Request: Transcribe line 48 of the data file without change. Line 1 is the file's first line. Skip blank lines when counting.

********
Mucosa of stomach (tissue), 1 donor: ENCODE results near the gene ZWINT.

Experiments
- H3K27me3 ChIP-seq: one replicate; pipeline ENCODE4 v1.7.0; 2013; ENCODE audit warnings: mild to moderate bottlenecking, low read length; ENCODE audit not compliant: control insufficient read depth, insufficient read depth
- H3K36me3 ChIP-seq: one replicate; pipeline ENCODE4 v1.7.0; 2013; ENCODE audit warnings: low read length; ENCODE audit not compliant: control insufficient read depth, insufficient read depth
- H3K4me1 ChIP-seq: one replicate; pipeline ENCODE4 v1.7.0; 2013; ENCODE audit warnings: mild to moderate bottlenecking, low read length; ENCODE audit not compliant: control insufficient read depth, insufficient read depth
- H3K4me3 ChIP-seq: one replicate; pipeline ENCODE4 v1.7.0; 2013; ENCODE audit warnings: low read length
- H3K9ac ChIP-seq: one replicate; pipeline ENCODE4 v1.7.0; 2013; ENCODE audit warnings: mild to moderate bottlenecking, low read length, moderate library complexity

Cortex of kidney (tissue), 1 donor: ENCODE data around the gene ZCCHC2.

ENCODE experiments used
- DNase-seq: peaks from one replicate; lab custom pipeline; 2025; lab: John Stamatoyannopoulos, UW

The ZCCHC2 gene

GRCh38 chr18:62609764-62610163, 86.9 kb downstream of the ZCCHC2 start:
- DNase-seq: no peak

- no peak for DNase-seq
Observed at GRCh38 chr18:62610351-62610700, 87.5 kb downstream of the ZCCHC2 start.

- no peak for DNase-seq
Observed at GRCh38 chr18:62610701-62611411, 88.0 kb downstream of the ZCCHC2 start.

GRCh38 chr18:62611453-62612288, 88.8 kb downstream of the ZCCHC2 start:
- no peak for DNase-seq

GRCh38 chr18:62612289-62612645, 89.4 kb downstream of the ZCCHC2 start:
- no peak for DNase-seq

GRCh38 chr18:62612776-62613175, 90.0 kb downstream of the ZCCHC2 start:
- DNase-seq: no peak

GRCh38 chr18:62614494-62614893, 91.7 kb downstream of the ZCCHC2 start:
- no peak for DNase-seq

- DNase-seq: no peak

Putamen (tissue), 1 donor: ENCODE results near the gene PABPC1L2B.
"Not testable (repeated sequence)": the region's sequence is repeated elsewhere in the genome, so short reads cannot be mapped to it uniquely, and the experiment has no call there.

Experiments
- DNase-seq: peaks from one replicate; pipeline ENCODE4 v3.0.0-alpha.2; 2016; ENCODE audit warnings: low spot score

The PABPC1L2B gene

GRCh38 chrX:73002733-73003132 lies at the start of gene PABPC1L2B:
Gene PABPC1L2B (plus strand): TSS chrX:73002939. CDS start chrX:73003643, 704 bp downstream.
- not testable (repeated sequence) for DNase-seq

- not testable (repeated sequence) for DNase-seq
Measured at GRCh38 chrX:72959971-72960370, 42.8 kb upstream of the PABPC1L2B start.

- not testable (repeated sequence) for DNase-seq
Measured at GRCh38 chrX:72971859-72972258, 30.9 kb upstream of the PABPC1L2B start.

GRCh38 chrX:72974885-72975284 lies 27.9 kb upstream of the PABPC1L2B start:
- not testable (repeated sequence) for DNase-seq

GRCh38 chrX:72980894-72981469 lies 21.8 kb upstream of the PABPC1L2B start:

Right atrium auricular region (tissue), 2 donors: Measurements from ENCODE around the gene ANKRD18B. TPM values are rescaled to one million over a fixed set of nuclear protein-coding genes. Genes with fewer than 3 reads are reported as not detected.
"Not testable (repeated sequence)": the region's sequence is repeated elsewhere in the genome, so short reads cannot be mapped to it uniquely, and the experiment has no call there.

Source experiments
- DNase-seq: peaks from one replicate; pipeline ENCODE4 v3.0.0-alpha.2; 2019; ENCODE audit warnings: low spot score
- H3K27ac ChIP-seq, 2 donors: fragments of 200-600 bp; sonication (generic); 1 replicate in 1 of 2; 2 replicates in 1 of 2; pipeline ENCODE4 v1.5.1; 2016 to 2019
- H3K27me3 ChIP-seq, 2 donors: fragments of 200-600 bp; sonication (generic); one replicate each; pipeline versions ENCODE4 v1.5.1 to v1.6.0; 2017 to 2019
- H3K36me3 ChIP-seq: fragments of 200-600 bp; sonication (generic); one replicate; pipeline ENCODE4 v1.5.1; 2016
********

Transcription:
- H3K36me3 ChIP-seq: fragments of 200-600 bp; sonication (generic); one replicate; pipeline ENCODE4 v1.5.1; 2016